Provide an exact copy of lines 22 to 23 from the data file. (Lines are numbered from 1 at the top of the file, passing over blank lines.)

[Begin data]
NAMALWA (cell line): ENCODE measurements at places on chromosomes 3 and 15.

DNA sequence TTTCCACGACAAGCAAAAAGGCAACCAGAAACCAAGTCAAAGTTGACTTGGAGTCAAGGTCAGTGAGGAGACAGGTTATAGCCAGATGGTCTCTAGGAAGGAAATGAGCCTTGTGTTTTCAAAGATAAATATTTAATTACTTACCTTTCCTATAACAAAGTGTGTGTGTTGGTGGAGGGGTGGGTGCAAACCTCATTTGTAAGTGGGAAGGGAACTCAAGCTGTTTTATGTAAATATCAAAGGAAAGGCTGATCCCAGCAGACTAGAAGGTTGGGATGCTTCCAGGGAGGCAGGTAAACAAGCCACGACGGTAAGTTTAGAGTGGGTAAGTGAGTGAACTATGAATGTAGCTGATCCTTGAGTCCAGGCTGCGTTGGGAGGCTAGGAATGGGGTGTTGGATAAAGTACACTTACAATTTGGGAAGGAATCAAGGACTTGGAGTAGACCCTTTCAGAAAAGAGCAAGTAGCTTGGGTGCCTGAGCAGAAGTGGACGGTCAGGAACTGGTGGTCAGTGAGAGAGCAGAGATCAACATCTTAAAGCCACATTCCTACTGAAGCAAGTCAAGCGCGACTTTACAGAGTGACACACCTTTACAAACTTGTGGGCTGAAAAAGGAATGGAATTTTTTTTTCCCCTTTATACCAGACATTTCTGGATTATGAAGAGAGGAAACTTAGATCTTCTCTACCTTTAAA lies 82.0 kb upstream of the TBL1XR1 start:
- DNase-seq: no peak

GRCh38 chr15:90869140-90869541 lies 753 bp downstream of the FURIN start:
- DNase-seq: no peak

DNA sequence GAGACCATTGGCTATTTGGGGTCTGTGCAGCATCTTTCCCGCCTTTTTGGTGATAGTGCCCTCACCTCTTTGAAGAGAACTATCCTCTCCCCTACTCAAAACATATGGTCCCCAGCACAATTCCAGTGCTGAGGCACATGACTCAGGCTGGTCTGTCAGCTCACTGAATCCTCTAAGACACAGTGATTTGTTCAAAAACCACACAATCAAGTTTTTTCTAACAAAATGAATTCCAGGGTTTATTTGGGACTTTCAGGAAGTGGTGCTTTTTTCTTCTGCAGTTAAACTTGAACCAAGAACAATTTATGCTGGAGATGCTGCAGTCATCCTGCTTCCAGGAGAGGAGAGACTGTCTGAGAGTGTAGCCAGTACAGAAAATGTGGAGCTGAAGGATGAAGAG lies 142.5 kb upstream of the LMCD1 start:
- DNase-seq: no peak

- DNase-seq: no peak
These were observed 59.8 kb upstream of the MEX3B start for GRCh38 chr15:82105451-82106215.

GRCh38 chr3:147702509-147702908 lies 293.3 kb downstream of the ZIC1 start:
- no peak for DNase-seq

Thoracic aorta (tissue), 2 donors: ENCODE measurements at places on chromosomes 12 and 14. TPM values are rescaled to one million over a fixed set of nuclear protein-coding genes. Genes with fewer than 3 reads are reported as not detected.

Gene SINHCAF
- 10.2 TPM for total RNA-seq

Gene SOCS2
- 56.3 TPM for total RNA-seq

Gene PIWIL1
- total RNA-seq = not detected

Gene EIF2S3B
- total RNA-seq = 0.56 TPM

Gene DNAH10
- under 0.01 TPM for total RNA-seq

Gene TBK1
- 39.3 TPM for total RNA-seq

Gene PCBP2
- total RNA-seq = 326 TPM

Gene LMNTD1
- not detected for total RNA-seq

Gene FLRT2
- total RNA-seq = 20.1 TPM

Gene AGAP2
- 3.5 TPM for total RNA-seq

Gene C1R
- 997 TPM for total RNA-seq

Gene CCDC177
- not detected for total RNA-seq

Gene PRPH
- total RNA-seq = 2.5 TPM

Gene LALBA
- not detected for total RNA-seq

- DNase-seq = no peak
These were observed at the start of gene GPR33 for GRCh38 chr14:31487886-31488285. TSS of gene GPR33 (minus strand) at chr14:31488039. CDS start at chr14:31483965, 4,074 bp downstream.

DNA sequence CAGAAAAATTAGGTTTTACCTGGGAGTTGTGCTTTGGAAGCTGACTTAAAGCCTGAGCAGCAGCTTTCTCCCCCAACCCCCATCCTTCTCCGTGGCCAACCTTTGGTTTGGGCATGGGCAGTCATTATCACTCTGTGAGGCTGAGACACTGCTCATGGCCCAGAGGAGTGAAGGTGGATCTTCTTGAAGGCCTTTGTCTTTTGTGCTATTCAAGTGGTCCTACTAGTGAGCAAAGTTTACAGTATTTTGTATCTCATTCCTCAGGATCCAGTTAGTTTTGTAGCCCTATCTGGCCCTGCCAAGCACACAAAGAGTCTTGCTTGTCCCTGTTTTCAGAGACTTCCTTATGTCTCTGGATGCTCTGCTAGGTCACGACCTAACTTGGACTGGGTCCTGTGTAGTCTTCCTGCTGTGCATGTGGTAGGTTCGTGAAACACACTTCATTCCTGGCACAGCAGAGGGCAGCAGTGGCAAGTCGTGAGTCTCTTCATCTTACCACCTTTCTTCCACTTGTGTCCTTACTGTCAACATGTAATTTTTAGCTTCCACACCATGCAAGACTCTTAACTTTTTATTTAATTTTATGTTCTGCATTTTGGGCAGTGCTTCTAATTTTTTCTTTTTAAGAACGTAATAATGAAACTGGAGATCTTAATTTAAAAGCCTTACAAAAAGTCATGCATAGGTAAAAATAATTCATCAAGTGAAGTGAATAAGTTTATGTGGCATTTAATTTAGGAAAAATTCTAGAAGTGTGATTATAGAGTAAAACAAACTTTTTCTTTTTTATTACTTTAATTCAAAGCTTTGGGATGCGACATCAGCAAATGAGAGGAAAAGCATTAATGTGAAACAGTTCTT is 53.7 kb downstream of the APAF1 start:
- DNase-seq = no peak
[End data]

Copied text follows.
- under 0.01 TPM for total RNA-seq

Gene TBK1